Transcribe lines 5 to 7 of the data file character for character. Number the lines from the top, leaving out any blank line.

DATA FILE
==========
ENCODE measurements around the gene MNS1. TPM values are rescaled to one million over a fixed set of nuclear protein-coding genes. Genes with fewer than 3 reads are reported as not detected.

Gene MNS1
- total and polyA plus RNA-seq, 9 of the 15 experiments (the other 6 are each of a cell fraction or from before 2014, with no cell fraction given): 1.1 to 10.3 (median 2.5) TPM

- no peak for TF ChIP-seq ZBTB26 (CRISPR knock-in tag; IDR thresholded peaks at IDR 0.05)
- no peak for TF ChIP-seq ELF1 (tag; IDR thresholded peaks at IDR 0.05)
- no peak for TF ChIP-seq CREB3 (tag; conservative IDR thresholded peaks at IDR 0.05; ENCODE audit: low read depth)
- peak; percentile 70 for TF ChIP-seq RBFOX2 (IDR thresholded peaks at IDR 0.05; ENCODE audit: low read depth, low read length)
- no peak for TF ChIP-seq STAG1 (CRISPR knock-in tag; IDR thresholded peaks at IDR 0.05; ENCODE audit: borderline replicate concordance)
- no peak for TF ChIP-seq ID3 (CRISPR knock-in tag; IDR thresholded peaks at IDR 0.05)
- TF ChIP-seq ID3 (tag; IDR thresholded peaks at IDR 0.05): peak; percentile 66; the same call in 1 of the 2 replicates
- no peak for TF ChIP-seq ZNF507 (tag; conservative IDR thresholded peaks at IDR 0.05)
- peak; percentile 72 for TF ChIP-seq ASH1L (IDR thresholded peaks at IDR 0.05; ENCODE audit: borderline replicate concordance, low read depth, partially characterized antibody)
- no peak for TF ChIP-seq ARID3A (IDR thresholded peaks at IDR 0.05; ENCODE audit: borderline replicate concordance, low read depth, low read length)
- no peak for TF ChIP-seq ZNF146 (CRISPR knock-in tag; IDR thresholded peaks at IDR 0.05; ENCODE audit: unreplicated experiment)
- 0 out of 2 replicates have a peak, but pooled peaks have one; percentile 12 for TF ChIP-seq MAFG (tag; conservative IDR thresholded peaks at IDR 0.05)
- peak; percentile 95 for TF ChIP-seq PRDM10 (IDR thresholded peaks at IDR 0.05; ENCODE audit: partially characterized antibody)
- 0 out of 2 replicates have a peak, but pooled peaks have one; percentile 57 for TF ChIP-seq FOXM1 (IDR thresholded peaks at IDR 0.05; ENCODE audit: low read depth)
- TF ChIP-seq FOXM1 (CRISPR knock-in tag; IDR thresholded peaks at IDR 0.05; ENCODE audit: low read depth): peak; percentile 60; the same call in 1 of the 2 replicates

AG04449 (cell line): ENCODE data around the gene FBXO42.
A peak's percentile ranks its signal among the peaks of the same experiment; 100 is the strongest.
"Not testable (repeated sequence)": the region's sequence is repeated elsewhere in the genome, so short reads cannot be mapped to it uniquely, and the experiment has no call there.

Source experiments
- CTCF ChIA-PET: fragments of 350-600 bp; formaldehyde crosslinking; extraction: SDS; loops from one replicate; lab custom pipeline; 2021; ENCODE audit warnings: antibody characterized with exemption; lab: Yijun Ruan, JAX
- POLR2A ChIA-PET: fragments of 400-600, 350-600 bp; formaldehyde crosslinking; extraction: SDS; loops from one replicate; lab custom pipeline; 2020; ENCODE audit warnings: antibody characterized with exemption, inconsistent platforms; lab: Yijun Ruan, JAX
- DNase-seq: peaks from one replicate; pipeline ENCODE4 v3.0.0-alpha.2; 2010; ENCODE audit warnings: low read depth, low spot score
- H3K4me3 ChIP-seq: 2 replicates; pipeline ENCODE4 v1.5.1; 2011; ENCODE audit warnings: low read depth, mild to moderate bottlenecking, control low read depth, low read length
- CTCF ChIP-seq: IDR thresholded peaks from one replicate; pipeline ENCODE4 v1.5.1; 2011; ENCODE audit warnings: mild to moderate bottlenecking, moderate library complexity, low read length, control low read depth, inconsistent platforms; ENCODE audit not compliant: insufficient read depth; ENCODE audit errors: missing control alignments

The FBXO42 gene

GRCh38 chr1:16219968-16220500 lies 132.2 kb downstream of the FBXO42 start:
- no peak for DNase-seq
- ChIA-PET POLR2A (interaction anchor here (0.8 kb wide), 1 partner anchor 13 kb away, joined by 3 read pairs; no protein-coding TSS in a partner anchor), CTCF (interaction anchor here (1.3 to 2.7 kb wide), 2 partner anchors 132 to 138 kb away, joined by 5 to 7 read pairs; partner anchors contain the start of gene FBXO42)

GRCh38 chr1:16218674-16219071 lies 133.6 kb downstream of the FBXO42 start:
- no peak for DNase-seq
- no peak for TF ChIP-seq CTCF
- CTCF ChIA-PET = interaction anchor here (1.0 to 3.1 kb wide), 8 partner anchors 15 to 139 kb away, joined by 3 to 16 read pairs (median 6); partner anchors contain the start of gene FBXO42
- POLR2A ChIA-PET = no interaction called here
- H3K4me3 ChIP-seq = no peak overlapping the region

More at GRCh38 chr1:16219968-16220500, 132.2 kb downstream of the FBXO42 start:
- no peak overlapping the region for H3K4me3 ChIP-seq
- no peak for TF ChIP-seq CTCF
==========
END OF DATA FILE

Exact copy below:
- no peak for TF ChIP-seq ELF1 (tag; IDR thresholded peaks at IDR 0.05)
- no peak for TF ChIP-seq CREB3 (tag; conservative IDR thresholded peaks at IDR 0.05; ENCODE audit: low read depth)
- peak; percentile 70 for TF ChIP-seq RBFOX2 (IDR thresholded peaks at IDR 0.05; ENCODE audit: low read depth, low read length)